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October 25, 2004
IRAQ'S MISSING EXPLOSIVES: According to an MSNBC TV news report the Pentagon says the hundreds of tons of explosives that disappeared from Iraq went missing before U.S. troops entered the country. The story is not yet posted online. Stay tuned.
UPDATE: Saddam is worried.
UPDATE: Josh Marshall points to this AP article in the Jerusalem Post:
At the Pentagon, an official who monitors developments in Iraq said US-led coalition troops had searched Al-Qaqaa in the immediate aftermath of the March 2003 invasion and confirmed that the explosives, which had been under IAEA seal since 1991, were intact. Thereafter the site was not secured by U.S. forces, the official said, also speaking on condition of anonymity.
But this is flatly contradicted
by NBC. (Hat tip: Robbie Port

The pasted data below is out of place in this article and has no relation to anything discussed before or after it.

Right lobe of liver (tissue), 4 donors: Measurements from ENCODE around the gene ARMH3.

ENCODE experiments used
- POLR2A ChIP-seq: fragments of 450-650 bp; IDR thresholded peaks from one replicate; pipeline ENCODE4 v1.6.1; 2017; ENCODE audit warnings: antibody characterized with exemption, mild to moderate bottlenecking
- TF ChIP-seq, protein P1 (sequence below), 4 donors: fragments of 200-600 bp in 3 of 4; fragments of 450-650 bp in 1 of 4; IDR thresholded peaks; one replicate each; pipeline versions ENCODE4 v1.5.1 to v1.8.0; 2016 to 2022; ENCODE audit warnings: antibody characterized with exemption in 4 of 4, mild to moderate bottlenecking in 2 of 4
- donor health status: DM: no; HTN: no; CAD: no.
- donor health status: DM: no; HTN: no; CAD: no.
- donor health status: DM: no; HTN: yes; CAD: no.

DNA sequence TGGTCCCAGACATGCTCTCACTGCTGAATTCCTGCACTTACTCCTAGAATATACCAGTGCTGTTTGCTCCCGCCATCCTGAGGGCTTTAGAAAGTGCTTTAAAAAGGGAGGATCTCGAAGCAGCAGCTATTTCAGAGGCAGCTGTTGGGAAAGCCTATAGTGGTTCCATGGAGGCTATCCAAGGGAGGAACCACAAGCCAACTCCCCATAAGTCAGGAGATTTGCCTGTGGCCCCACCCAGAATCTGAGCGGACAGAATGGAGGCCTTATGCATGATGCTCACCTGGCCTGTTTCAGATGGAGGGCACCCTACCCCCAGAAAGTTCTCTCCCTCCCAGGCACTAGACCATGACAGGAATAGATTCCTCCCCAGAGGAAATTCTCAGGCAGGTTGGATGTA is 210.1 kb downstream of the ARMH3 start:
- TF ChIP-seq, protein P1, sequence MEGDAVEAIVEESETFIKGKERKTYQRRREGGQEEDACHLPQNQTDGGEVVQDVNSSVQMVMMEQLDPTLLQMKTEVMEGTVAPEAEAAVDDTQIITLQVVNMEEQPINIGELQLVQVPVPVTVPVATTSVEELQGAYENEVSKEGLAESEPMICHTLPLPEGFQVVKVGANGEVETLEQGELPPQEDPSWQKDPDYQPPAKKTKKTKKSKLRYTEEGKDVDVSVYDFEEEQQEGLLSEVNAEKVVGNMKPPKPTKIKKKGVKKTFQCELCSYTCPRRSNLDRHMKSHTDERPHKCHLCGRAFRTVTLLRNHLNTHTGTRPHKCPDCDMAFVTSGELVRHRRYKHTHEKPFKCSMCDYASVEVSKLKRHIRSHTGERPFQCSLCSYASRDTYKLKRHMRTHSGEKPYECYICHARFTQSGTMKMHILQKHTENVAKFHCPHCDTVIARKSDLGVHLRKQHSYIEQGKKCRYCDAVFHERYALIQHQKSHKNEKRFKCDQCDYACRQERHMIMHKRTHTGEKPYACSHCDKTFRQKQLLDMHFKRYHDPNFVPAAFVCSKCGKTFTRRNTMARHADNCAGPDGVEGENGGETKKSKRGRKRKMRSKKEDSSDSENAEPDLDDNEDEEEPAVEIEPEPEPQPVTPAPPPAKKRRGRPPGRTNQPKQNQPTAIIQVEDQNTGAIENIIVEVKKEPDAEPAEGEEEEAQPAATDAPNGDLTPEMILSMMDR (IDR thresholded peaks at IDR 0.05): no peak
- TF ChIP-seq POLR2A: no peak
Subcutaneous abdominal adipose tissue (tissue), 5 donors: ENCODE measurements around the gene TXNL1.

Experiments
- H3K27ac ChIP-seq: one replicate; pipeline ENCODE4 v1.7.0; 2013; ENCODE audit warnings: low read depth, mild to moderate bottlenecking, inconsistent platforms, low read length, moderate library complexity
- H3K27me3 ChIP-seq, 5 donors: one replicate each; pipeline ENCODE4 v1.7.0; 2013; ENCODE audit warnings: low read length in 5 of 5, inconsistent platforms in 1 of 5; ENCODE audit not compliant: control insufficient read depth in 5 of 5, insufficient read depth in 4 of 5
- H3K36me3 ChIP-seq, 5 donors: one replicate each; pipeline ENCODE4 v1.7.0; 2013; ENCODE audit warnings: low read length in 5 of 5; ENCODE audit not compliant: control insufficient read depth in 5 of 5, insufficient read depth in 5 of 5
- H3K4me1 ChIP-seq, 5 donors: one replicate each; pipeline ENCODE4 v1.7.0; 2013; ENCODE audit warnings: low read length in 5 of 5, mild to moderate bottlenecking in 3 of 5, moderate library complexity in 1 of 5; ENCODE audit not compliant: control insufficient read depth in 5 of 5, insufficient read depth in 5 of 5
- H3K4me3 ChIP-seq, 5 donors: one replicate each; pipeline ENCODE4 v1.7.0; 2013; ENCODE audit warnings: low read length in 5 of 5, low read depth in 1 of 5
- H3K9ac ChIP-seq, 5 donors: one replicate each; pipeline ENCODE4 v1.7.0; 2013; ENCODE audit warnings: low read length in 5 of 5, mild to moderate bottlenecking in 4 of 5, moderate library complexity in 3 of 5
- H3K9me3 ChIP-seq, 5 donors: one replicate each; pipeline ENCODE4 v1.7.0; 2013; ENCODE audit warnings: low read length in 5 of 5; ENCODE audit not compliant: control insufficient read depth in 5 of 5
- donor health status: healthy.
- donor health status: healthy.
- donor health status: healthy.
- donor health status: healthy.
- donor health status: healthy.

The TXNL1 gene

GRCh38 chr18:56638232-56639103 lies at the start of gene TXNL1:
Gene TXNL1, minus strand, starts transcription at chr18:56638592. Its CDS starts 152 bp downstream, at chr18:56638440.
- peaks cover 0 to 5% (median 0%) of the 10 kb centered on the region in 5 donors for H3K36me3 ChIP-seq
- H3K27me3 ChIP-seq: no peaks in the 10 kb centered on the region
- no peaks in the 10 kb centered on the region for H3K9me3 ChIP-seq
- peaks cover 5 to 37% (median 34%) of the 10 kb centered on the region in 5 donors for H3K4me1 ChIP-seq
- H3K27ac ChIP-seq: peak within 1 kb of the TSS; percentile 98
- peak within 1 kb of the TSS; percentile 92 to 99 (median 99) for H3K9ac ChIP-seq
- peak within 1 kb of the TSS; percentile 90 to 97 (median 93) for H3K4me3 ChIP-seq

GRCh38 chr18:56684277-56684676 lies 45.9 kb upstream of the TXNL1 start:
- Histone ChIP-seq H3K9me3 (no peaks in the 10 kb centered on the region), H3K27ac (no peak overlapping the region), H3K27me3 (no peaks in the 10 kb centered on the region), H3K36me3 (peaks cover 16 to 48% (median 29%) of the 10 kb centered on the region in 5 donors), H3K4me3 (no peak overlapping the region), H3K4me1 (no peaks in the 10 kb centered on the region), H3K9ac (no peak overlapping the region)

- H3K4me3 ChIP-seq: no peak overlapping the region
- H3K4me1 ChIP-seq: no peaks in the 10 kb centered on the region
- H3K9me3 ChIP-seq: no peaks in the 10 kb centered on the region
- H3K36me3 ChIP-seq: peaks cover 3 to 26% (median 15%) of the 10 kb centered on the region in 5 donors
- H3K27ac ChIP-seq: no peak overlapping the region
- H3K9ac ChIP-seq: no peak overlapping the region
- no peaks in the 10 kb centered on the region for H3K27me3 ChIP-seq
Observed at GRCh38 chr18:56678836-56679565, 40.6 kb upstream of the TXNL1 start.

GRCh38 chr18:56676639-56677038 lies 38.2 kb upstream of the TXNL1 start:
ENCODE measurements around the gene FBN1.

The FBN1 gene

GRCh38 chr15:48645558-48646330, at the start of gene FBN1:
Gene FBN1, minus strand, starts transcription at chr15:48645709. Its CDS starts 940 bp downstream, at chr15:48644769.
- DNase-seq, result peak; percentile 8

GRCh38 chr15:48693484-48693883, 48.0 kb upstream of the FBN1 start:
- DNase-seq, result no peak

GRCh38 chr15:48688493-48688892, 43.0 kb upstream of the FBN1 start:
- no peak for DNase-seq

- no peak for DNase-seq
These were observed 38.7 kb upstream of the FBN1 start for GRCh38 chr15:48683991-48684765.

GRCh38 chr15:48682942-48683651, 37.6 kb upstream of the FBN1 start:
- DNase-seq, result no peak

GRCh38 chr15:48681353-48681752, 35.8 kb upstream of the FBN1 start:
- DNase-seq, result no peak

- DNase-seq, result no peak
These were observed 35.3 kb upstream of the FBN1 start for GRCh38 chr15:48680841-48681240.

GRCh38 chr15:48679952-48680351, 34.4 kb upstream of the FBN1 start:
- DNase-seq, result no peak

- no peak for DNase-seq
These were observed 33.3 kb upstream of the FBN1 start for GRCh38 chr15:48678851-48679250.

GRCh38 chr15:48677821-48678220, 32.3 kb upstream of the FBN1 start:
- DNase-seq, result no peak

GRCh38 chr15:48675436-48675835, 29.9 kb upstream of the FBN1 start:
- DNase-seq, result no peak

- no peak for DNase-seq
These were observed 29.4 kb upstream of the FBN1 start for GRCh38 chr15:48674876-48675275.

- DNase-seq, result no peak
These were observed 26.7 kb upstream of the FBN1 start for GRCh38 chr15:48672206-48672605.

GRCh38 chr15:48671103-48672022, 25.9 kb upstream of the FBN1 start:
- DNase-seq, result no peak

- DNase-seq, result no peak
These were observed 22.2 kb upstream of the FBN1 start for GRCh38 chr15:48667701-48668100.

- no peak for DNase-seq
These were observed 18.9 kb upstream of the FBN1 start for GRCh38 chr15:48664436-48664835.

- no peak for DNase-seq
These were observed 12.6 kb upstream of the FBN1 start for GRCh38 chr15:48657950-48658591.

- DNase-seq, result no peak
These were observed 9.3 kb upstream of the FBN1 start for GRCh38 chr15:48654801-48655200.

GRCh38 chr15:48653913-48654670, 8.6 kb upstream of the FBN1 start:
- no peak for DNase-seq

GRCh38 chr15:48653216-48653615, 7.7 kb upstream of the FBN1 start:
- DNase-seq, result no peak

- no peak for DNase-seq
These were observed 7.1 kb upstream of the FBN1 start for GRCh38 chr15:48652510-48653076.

NBC News: Miklaszewski: “April 10, 2003, only three weeks into the war, NBC News was embedded with troops from the Army's 101st Airborne as they temporarily take over the Al Qakaa weapons installation south of Baghdad. But these troops never found the nearly 380 tons of some of the most powerful conventional explosives, called HMX and RDX, which is now missing. The U.S. troops did find large stockpiles of more conventional weapons, but no HMX or RDX, so powerful less than a pound brought down Pan Am 103 in 1988, and can be used to trigger a nuclear weapon. In a letter this month, the Iraqi interim government told the International Atomic Energy Agency the high explosives were lost to theft and looting due to lack of security. Critics claim there were simply not enough U.S. troops to guard hundreds of weapons stockpiles, weapons now being used by insurgents and terrorists to wage a guerrilla war in Iraq.” (NBC’s “Nightly News,” 10/25/04)
If the NBC report is wrong and the unnamed Pentagon official is right, it's still not that big a story. The Belmont Club notes that 600,000 tons of munitions
were dispersed by Saddam throughout Iraq and says
worrying about a few hundred tons of RDX "is similar to worrying about a toothache after being diagnosed with AIDS and Ebola."
YET ANOTHER UPDATE: Roger L. Simon thinks this story might damage the New York Times worse than Jayson Blair.